“The Supreme Lord is situated in everyone’s heart, O Arjuna, and is directing the wanderings of all living entities, who are seated as on a machine, made of the material energy.” (Lord Krishna, Bhagavad-gita, 18.61)
Friend1: You ever meet people who are against the idea of going to the temple?
Friend2: Because they don’t believe in God or that within the realm of religion they are not fond of that particular practice?
Friend1: The latter. They believe in God., but others broadcasting that information is like an affront to their sensibilities.
Friend2: You mean if I were to say I visit such and such place of worship every week, you would take offense. “Who are you to think that you are more religious than me?”
Friend1: That’s exactly it. The intention on your side is not to compare. You are engaging in basic conversation. It’s the answer to the question of what you do on the weekends. However, they become defensive and start to make excuses. Sometimes if the argument goes deep enough, they’ll condemn the practice altogether.
Friend2: On what grounds?
Friend1: That it is unnecessary. You can worship in the home. Set up an altar. Offer incense, flowers, fruit and the like.
Friend2: Well, that is certainly authorized. You can take the direct quote from the Bhagavad-gita:
“If one offers Me with love and devotion a leaf, a flower, fruit, or water, I will accept it.” (Lord Krishna, Bhagavad-gita, 9.26)
Friend1: Another argument is that God is within everyone. Meditate on the Almighty residing within the heart.
Friend2: Well, another quote from the Bhagavad-gita supports that. Krishna is resting within everyone’s heart. This includes the non-human species. He is the superior director. The individual is really seated on a machine that they think they have full control over.
Friend1: What are you saying here? Visiting the temple is not worth it? These people are correct?
Friend2: No single practice in the bhakti culture is a nonnegotiable requirement. That is why Prahlada Maharaja mentions nine different processes when answering his Daitya father. You can bet there was no temple worship in that kingdom. Prahlada had no place to go. He meditated internally, and yet he didn’t condemn other outlets of devotion. Just hearing is enough. You put enough time and attention into hearing about Hari, the personal side of the Divine, and your life will become perfect.
Friend1: I think I know the answers here, but from hearing this discussion a person might ask what is the purpose of the temple to begin with. If I can achieve perfection through hearing or meditating, why set up some place that is always in need of funds, that might be run by cheaters and thieves, and which today involves socializing and other such distracting behavior?
Friend2: Consciousness is the key. Whatever way to get it to change from material to spiritual.
Friend1: The nature itself or what the focus is on?
Friend2: Mind, intelligence and ego are material. They are subtle elements. Consciousness is what accompanies the individual from body to body. Sometimes that consciousness cannot develop fully, like with the non-human species. It is there to some degree, because that is the definition of living. The nature of the individual doesn’t change, since they are always spiritual, part of the marginal Divine energy. The focus of the consciousness is what determines the nature of living, known as bhava.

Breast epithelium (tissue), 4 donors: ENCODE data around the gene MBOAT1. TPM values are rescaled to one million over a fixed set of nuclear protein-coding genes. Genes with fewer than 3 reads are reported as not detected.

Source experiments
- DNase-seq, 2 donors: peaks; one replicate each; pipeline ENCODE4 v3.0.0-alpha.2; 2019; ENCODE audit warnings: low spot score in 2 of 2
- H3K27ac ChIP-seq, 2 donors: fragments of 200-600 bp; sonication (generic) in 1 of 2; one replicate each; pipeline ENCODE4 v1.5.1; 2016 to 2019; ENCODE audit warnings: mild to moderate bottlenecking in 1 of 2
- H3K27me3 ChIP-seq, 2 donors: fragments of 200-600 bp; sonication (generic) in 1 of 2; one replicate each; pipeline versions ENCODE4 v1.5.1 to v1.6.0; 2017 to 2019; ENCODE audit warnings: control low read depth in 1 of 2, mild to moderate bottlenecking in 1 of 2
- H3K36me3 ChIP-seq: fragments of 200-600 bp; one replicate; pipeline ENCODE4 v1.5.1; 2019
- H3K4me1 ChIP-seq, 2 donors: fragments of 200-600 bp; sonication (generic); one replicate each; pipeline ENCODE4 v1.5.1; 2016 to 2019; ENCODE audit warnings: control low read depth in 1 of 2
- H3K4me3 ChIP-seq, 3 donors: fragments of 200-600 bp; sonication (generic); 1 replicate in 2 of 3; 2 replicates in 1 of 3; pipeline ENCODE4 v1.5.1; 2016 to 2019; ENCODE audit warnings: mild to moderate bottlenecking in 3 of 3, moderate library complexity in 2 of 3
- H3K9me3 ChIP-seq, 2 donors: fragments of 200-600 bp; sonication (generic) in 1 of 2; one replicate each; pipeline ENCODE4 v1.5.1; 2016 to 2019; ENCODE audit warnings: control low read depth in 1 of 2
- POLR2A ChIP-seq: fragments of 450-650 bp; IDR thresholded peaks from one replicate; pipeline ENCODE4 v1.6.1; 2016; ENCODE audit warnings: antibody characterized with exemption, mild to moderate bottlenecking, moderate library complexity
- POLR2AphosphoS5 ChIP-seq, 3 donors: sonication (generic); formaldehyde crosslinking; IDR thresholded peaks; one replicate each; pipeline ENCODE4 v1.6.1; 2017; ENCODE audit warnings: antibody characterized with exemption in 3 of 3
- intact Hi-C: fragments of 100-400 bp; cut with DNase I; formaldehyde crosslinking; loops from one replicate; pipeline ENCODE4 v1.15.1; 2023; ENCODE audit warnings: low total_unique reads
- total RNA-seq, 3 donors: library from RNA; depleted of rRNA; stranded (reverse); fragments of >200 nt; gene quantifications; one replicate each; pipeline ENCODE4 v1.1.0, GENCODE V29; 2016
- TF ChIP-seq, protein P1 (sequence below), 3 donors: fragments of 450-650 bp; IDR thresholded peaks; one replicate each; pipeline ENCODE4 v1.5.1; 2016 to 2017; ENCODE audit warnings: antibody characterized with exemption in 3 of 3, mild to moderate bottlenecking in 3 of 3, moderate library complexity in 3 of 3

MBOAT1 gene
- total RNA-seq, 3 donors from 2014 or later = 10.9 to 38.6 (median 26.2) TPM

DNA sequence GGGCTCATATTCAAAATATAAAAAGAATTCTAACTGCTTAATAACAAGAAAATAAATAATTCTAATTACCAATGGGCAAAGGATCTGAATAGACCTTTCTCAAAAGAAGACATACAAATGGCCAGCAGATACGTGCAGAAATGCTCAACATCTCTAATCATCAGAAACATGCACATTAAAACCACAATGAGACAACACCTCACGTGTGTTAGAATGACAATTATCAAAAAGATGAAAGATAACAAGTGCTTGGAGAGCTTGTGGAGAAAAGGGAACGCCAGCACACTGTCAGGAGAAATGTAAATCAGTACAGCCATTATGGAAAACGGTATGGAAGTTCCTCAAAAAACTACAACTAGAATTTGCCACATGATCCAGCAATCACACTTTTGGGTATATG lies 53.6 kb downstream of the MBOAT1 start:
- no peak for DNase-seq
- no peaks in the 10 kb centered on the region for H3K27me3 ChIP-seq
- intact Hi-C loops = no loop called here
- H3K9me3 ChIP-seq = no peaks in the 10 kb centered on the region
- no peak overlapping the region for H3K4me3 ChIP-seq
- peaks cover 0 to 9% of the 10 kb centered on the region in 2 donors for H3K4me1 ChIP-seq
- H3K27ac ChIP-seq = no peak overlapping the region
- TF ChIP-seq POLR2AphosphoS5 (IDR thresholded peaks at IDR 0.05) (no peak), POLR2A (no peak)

“Whatever state of being one remembers when he quits his body, that state he will attain without fail.” (Lord Krishna, Bhagavad-gita, 8.6)
Friend1: The temple is about consciousness, then?
Friend2: Think of it this way. If you want to educate your child, there are options, correct?
Friend1: As in what school to go to.
Friend2: Go beyond that. There are different schools, but homeschooling is an option, also. Why doesn’t every person do that?
Friend1: Oh, there are many reasons. The parents want the kids to socialize. They don’t have the time to spend with the children. They don’t feel up to the task of educating someone else on topics they learned many years before.
Friend2: Those are valid reasons. Another is that the environment of school is more conducive to learning. The same education can be achieved while sitting at the kitchen table. It can be accomplished while lying down in bed, even. But when active participation is a requirement, sitting up on a solid chair is a better position, in most cases. Having other students around should help, as well.
Friend1: I see.
Friend2: Another example is going to the office for work. In the modern day, so many people telecommute; i.e. they work from home. It’s helpful for a lot of reasons, but there are negatives. It is easier to procrastinate when your bedroom is only feet away. There are more distractions at home. Going to the office might be the only way a person can get any work done.
Friend1: And so the temple is like a place that is more conducive to practicing spiritual life, though ostensibly the same can be accomplished anywhere.
Friend2: Yes, there are other people interested in the same thing. It’s like going to a club meeting. If you make a habit of it, from just seeing the deity, offering obeisances, and smelling the flowers offered you will make advancement. Throw in chanting the holy names and you are on your way back home, back to Godhead.
Just from routine to pray,
To Godhead on your way.
Benefit from temple deity seeing,
From material consciousness freeing.
Like having an office routine renew,
The distractions limited and few.
Conducive for progress making,
So advantage of temple taking.